Diabetes and Cancer Share Some Properties

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Aspirin, one of the oldest and safest of anti-inflammatory drugs, was in the news lately as a means to reduce cancer risk. We have known for quite some time (several decades) that drugs of this class can slow the progression of certain cancers in mice – especially colorectal cancer. The data on people has been controversial though. By this I mean that over the years a number of clinical trials have been performed and some clinical trials showed an effect but others did not. As each of these clinical trials was carefully dissected and better trials designed, the cancer protection effect got smaller – making this bet worse and worse. Then, it occurred to doctors studying this phenomenon that it might be worthwhile to look again at the patients that were part of some of the first trials. They also combined all of the data from as many trials as they could reasonably lump together for analysis and through this they found something important. It seems that if people take low dose aspirin daily for at least 5 years, their cancer risk drops by about 20% for certain cancers. If they continue in this fashion for 20 years the decreased risk extends to virtually all cancers examined. Twenty percent is not a lot but given the cheapness of the drug and the smallness of the dose (meaning few side effects) this seems to be worth the trouble. “So what does this have to do with diabetes?” you are probably asking about now….

Diabetes and Cancer are obviously quite different but they share the property of having an inflammatory component. Remember we started with aspirin which is an anti-inflammatory drug. The role of inflammatory cells in cancer is currently a hot topic. Many of us have been involved in examining how a particular kind of cell, called a macrophage, can play a supporting role to tumor cells. It seems that these macrophages help the tumor cell in a variety of ways and we have found that in experimental genetic models that if we alter the genes available to the macrophages we can alter the growth of the cancer. In the case of both type I and type II diabetes, destruction of the pancreas also takes place within an inflammatory environment.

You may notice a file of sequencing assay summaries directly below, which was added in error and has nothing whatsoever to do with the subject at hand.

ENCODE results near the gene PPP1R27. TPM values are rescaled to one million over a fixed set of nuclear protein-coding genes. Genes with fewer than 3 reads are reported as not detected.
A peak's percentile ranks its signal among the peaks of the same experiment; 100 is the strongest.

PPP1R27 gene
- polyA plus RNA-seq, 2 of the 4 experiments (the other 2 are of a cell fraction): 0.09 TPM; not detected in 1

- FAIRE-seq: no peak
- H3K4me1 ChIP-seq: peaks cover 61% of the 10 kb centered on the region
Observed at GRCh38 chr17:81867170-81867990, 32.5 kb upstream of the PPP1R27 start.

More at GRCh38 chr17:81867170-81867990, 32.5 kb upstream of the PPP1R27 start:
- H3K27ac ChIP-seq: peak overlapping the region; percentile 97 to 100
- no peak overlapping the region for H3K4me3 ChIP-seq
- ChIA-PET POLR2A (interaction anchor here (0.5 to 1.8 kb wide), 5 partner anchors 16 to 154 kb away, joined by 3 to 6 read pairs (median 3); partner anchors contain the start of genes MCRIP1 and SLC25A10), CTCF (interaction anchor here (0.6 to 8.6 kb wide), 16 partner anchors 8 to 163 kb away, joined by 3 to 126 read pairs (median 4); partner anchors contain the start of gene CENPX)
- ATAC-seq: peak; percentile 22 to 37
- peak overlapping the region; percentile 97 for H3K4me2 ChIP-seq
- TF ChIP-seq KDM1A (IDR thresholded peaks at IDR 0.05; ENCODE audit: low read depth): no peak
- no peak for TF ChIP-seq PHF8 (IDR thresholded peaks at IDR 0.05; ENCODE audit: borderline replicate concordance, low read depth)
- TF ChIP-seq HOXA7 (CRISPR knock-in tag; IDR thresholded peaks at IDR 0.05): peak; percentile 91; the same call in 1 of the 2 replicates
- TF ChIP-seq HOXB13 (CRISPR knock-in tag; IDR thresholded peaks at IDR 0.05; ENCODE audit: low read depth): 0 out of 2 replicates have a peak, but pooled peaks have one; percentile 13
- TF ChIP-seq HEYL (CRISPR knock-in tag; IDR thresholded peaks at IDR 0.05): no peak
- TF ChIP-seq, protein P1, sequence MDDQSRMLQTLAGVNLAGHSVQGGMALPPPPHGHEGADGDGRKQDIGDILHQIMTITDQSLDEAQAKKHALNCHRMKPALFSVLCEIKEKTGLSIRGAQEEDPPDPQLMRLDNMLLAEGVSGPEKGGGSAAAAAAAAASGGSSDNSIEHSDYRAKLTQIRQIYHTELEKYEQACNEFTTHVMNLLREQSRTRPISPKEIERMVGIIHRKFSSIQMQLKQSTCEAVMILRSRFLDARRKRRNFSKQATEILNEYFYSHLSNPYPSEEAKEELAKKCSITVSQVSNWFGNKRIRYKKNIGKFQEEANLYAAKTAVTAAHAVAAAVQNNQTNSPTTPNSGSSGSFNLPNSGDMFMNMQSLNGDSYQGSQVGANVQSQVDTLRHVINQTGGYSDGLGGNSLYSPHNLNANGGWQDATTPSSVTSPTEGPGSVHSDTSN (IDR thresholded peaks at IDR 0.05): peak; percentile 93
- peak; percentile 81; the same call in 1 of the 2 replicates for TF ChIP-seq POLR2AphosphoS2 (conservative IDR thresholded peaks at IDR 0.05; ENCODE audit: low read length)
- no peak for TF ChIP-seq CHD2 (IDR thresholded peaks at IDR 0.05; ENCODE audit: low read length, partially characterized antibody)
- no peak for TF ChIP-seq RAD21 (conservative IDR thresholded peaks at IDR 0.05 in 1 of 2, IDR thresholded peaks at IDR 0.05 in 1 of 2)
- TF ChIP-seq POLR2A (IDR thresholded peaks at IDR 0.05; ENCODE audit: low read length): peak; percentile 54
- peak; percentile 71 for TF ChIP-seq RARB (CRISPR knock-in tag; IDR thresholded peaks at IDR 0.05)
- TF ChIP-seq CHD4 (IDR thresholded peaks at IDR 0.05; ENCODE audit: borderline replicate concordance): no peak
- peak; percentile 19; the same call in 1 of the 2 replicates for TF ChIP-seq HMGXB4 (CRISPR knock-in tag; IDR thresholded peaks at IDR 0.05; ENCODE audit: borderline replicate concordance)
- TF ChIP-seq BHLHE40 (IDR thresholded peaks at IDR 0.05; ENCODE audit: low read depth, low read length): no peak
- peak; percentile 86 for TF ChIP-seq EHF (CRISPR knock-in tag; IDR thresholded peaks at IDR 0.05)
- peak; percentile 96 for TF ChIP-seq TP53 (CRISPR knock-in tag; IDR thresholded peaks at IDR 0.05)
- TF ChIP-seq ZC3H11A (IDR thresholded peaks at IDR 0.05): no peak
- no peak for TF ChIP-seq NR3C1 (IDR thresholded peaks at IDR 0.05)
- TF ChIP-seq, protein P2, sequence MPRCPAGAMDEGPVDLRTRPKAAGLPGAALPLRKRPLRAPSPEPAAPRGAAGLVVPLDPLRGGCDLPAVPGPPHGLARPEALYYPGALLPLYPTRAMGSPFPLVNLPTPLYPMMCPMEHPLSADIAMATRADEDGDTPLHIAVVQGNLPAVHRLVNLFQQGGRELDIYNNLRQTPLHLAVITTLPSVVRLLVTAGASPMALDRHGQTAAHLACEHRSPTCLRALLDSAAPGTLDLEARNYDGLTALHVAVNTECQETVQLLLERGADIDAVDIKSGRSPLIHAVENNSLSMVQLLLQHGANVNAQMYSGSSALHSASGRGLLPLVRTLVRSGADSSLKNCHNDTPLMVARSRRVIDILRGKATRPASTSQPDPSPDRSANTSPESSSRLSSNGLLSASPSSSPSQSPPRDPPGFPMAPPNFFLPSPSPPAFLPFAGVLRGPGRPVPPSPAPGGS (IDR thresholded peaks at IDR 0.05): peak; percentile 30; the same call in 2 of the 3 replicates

Macrophages are incredibly dynamic cells that can take on many roles. They can be soldiers. They can gather information. They can even be healers. Keep in mind that inflammation often arises from trauma and that after infection is dealt with tissue healing must begin. The role of a cell is determined by the genes that it expresses. These genes (made of DNA) are translated into proteins (made of amino acids) which serve as the infrastructure that makes everything happen. Not all genes are available to all cells. The DNA that comprises our genome is the same from cell to cell but it is incredibly compacted. Indeed it is the most compacted biological material we know of. The DNA that needs to be available for copying gene information extends from this compacted mass in great loops. Your kidney cells have different loops of DNA extending out from the compacted chromatin mass than do neurons in your brain or pancreatic beta cells or macrophages. I think you get the idea. Interestingly, data from a number of groups suggests that a macrophage that starts out as a soldier can become a healer. In other words all of the genes necessary for both of these identities are freely available such that the macrophage can dynamically switch from one job to another. How this works is still a mystery but it is an important one in that as we develop a better understanding we will have new molecular targets for therapies that can drive macrophages towards one or the other function depending on need.

We cannot forget that macrophages, along with another kind of cell called a dendritic cell, are information gatherers. They are very good at a process called phagocytosis. This is the ability of the cell to engulf another cell (usually a pathogen or a dead cell) and digest it. They take the broken bits of the engulfed cell and they display them on their surface. We then have a special name for these bits. We call them antigens because they are displayed within a special protein (the major histocompatibility complex) that will show these bits to T cells. Macrophages also are on the lookout for special signals that let them know that they are dealing with a pathogen. Studies of evolution at the molecular level have been particularly useful here. We have come to realize that there exists a family of molecular shapes that are used by unicellular organisms (pathogens) but not by us multicellular types. We call them “Pathogen Associated Molecular Patterns” or PAMPs. Macrophages have a family of receptors that are dedicated to recognizing these PAMPs. Thus when a macrophage engulfs a pathogen, not only does it display all sorts of antigens on its surface, but it also displays a crucial molecular signal which is activated by the binding of these PAMPs to their receptors within the macrophage. The result is that the T cell now realizes that these antigens are representative of an infection and that we are now at war.

This is all well and good if the T cell matches the right antigen to the infection. This is one spot where things can go quite wrong. Focusing on type I diabetes, if the T cell incorrectly chooses a pancreatic antigen it ensures that the pancreas will be attacked and destroyed. Indeed certain viral infections are known to induce the onset of type I diabetes.

So, why is this important? Well, we would like to know; since diabetes and cancer both have inflammatory components and aspirin does something good for decreasing cancer risk – how about diabetes? Now that the stage is set, we’ll get into this in more depth in the next post.

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